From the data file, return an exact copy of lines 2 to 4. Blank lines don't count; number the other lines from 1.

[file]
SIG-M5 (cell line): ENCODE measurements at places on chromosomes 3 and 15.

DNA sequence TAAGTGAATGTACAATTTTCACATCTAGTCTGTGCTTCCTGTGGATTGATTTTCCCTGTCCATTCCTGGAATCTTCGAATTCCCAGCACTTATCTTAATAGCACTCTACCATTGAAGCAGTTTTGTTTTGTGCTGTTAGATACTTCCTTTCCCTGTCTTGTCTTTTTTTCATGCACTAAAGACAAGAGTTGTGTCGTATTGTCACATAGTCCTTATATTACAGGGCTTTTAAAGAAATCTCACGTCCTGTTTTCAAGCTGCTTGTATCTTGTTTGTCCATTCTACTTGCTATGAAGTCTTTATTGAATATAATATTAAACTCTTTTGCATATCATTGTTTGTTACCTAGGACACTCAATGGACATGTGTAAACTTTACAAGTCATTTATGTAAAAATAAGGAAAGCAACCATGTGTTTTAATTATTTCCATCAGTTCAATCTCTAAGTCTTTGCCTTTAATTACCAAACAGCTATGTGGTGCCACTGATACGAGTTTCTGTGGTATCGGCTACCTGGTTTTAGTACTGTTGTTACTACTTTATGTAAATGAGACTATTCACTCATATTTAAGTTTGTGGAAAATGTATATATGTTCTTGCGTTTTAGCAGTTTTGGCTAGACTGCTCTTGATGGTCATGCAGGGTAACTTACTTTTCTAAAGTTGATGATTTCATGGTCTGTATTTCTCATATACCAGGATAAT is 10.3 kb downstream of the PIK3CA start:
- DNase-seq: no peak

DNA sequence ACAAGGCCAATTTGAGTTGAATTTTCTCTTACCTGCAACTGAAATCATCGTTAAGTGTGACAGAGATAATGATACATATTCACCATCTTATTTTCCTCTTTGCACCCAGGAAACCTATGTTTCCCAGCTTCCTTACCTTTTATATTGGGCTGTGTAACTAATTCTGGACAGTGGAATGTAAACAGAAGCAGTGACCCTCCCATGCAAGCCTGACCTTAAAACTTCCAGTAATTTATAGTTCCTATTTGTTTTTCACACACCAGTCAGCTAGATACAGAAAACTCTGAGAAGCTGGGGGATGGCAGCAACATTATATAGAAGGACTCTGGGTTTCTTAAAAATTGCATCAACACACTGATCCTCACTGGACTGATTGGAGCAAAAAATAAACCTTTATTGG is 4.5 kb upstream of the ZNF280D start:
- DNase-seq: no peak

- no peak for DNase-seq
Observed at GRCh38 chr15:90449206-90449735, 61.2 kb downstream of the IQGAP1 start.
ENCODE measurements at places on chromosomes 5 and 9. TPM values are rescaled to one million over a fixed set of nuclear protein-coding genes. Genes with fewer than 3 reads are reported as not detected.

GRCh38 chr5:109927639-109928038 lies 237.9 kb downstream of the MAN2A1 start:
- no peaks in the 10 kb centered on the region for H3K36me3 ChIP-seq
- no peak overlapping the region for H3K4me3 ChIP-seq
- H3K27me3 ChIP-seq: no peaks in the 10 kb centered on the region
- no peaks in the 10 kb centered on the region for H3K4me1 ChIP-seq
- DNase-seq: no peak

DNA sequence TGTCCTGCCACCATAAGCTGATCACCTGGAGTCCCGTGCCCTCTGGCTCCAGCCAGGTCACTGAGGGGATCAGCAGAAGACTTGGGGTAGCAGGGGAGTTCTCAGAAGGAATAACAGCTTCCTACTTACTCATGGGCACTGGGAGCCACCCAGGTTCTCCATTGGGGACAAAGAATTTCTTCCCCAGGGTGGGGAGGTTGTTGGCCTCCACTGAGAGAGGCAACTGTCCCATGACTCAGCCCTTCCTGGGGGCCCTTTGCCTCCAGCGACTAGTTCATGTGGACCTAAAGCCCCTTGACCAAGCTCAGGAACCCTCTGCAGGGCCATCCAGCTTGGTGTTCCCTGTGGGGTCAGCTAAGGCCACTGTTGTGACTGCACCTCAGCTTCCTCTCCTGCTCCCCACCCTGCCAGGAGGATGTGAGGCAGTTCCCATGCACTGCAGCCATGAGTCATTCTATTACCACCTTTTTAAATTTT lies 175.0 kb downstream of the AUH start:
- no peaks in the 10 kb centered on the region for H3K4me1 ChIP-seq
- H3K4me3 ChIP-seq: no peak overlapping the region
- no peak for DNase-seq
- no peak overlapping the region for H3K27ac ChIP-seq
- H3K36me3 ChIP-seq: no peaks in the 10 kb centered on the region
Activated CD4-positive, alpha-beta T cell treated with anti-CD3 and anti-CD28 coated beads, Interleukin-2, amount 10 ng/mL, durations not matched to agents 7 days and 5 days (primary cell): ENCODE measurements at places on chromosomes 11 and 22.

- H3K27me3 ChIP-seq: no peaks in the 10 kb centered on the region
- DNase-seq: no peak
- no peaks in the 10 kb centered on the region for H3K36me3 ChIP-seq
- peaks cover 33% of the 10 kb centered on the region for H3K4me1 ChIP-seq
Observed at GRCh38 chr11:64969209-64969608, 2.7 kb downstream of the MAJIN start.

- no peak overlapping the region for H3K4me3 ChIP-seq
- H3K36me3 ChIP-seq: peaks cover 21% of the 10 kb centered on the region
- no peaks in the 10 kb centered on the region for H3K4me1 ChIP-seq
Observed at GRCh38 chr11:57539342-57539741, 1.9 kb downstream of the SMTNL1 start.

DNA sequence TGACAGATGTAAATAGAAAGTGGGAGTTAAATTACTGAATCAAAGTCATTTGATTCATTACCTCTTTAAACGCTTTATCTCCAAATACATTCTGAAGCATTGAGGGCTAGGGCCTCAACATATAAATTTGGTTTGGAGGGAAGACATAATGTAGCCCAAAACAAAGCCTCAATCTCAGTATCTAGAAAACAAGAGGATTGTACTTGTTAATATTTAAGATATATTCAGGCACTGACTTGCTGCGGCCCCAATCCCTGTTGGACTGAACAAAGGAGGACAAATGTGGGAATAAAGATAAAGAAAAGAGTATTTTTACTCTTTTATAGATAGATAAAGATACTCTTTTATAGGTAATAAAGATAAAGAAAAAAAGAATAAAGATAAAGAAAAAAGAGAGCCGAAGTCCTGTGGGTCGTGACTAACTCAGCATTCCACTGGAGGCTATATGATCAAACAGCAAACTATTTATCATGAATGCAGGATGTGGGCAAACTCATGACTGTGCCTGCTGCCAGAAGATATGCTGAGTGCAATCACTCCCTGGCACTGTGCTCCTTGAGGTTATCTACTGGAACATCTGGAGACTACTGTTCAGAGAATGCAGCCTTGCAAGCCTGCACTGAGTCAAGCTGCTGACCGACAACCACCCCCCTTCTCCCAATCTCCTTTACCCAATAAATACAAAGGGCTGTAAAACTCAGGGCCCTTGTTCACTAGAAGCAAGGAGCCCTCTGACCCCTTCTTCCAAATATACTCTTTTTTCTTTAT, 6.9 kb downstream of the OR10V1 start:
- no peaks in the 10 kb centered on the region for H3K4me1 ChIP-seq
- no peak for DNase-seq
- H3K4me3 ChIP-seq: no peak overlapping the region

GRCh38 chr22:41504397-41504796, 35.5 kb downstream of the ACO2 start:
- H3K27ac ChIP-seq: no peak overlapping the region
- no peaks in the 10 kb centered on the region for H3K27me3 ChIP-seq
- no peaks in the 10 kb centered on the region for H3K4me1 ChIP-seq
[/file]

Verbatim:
DNA sequence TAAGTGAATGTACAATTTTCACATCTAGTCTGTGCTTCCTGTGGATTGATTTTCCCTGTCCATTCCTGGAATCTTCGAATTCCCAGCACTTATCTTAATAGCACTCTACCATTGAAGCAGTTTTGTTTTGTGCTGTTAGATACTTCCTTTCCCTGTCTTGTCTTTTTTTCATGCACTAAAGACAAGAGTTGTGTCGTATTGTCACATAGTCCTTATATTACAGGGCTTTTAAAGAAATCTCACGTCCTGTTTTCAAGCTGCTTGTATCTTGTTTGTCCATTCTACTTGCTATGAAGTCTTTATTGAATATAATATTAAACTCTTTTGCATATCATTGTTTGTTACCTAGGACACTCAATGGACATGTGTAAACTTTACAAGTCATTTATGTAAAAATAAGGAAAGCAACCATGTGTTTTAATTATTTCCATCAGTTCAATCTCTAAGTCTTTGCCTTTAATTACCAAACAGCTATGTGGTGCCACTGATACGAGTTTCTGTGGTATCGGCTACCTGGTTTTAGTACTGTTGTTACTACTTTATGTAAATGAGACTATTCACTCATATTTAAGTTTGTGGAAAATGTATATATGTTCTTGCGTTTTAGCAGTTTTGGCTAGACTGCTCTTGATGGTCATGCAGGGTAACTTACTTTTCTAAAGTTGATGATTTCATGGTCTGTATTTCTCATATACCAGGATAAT is 10.3 kb downstream of the PIK3CA start:
- DNase-seq: no peak

DNA sequence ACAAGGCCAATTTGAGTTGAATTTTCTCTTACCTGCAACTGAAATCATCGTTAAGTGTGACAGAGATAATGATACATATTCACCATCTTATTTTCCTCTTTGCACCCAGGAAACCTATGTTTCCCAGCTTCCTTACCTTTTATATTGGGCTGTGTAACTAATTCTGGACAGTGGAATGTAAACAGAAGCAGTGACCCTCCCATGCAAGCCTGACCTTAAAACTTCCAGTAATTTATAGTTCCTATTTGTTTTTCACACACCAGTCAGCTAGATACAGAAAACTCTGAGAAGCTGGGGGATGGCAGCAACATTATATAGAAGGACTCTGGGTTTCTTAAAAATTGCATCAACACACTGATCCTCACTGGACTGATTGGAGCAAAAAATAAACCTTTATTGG is 4.5 kb upstream of the ZNF280D start: